A group of experts from the Massachusetts Institute of Technology (MIT) and the Georgia Institute of Technology (GeorgiaTech) announces the development of a robotic arm that can identify and record signals passed between neurons in the living brain.
In a series of experiments conducted on unsuspecting lab mice, the group demonstrated that the small machine, guided by a cell-detecting algorithm, can record these data faster and more accurately than human investigators can.
Scientists have been trying to demonstrate a way of analyzing electrical activity patterns in the brain for a very long time. Thus far, their efforts have only had limited success. Studying the living brain can also reveal other useful data, including the patterns in which genes are turned on or off.
This type of investigation is very complex. This is why only a small number of researchers and labs are carrying it out around the world. By developing the new robotic arm, it may be possible to have more scientists involved in this line of work.
In addition to eliminating the need for experts to conduct months-long training efforts, the new system is also automated, and capable of providing in-depth details about the activities living cells conduct.
The human brain contains thousands of cell types, and the robotic arm could be used to classify and catalog all of them with relative ease. The system could then map out the connections forming between these cells. Based on the data, it could figure out how healthy cells differ from diseased cells.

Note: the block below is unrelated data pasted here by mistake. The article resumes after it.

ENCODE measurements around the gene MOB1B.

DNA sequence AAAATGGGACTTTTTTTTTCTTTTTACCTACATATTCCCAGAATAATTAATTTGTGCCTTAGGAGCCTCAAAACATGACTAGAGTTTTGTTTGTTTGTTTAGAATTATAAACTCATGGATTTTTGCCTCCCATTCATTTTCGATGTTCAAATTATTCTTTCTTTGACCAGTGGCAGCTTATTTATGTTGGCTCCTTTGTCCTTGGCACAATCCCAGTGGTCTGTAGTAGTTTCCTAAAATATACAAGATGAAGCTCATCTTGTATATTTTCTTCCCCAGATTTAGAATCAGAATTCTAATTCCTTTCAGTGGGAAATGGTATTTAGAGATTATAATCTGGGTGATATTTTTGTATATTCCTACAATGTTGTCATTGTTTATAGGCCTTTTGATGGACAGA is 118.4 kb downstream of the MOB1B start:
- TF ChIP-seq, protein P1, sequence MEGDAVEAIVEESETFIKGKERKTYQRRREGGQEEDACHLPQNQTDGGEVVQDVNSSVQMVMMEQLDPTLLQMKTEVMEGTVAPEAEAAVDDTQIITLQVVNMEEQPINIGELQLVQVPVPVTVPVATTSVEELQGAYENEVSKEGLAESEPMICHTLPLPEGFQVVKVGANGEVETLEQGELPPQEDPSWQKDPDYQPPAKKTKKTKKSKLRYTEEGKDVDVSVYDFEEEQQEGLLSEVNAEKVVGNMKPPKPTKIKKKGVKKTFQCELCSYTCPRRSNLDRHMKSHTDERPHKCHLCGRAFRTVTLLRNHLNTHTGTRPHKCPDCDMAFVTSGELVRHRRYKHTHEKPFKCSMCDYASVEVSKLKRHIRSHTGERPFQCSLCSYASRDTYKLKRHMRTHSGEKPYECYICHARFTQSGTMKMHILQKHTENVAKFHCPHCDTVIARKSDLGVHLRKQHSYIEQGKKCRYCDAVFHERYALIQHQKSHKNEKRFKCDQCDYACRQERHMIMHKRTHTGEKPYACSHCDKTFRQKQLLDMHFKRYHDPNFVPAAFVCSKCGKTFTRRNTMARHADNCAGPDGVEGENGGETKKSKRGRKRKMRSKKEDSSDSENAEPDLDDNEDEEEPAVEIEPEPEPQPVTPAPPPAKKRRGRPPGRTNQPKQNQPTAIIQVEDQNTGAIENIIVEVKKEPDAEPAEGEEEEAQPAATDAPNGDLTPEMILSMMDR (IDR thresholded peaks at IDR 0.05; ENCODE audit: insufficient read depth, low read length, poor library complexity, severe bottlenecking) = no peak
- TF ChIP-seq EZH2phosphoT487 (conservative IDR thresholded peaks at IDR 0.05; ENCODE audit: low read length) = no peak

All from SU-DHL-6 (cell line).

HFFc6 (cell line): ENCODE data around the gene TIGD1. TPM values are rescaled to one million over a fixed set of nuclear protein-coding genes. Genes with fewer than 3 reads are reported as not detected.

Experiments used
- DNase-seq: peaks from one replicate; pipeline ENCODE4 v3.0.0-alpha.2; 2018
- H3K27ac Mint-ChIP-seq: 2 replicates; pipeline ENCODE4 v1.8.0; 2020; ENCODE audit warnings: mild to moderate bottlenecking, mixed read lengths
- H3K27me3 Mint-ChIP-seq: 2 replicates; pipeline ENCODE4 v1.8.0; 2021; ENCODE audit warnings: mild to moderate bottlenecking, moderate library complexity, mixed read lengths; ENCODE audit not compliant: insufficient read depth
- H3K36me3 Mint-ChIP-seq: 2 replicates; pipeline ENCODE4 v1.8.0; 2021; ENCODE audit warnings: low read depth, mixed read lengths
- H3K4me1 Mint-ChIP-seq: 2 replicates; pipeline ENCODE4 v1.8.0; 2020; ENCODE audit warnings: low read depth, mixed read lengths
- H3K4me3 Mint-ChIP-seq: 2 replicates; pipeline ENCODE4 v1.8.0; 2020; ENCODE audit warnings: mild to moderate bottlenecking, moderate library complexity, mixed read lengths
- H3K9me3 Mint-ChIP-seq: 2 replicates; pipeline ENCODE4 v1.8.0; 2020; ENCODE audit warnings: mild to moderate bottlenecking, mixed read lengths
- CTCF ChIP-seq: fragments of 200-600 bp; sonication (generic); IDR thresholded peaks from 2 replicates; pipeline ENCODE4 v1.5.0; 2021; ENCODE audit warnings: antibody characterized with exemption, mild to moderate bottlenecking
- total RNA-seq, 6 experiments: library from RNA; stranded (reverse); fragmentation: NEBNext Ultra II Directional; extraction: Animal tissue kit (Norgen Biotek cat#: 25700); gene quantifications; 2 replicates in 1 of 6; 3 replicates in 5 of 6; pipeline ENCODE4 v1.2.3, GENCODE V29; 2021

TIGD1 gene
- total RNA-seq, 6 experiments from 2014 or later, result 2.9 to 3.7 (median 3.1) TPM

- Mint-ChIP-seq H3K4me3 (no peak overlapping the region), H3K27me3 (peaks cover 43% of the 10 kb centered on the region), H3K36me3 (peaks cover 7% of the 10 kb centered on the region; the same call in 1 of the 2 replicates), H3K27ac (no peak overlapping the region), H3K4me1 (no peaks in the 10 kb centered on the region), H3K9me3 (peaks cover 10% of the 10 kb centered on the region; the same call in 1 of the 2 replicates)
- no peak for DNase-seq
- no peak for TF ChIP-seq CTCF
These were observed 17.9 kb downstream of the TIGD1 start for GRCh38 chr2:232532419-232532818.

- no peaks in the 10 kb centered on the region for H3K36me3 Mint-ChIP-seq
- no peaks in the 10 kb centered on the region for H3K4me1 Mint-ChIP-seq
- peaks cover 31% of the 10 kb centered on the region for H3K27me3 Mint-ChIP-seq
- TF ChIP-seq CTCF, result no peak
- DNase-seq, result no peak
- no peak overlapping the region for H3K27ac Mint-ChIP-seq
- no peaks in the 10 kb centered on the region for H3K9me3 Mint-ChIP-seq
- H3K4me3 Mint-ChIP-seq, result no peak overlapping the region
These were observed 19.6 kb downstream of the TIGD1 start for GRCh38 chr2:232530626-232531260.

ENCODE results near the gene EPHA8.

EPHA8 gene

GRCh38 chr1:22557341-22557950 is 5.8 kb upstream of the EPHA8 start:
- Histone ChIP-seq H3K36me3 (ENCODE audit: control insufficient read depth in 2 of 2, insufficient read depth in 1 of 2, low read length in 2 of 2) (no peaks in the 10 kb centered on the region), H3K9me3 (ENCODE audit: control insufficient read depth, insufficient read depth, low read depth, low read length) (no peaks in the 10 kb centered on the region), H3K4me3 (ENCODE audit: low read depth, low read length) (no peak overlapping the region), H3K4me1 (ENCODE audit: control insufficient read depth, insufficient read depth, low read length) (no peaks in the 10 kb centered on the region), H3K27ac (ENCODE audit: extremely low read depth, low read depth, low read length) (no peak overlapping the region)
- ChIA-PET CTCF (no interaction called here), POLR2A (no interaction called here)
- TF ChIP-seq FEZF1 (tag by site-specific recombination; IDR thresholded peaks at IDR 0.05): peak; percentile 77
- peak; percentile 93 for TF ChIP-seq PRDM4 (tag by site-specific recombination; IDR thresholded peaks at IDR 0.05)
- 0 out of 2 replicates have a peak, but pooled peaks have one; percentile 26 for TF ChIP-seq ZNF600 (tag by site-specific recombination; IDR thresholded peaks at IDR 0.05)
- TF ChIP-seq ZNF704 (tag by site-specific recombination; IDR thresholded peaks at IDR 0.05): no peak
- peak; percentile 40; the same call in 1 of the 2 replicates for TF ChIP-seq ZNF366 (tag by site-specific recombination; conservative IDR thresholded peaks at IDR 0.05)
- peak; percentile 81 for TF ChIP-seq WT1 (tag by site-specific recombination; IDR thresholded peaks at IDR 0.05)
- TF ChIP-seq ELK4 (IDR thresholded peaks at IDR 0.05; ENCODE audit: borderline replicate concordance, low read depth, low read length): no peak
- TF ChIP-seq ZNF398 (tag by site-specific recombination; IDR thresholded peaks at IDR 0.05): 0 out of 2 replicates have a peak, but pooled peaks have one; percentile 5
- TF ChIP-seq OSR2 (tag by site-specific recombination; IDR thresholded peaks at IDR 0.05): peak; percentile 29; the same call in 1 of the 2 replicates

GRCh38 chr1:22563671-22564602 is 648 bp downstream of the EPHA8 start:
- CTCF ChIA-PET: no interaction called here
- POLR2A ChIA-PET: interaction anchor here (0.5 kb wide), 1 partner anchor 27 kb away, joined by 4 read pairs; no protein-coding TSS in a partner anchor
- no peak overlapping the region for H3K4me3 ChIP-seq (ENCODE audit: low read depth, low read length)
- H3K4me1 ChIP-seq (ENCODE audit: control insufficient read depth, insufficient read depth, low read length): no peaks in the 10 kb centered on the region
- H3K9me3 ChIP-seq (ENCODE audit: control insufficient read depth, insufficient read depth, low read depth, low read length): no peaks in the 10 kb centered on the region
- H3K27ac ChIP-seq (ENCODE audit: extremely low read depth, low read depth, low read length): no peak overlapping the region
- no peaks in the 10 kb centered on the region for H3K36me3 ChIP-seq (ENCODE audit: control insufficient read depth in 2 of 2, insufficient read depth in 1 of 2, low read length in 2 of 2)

“Our team has been interdisciplinary from the beginning, and this has enabled us to bring the principles of precision machine design to bear upon the study of the living brain,” says Georgia Tech George W. Woodruff School of Mechanical Engineering assistant professor, Craig Forest, a co-leader of the study.
Former MIT visiting student Suhasa Kodandaramaiah, who is now Forest's graduate student, is the lead author of the research paper describing the findings, which appears in the May 6 issue of the top scientific journal Nature Methods.
Funding for the research came from the US National Institutes of Health (NIH), the National Science Foundation (NSF) and the MIT Media Lab. MIT associate professor of biological engineering and brain and cognitive science, Ed Boyden, was the other co-leader of the research effort.
“If you really want to know what a neuron is, you can look at the shape, and you can look at how it fires. Then, if you pull out the genetic information, you can really know what’s going on. Now you know everything. That’s the whole picture,” Forest concludes.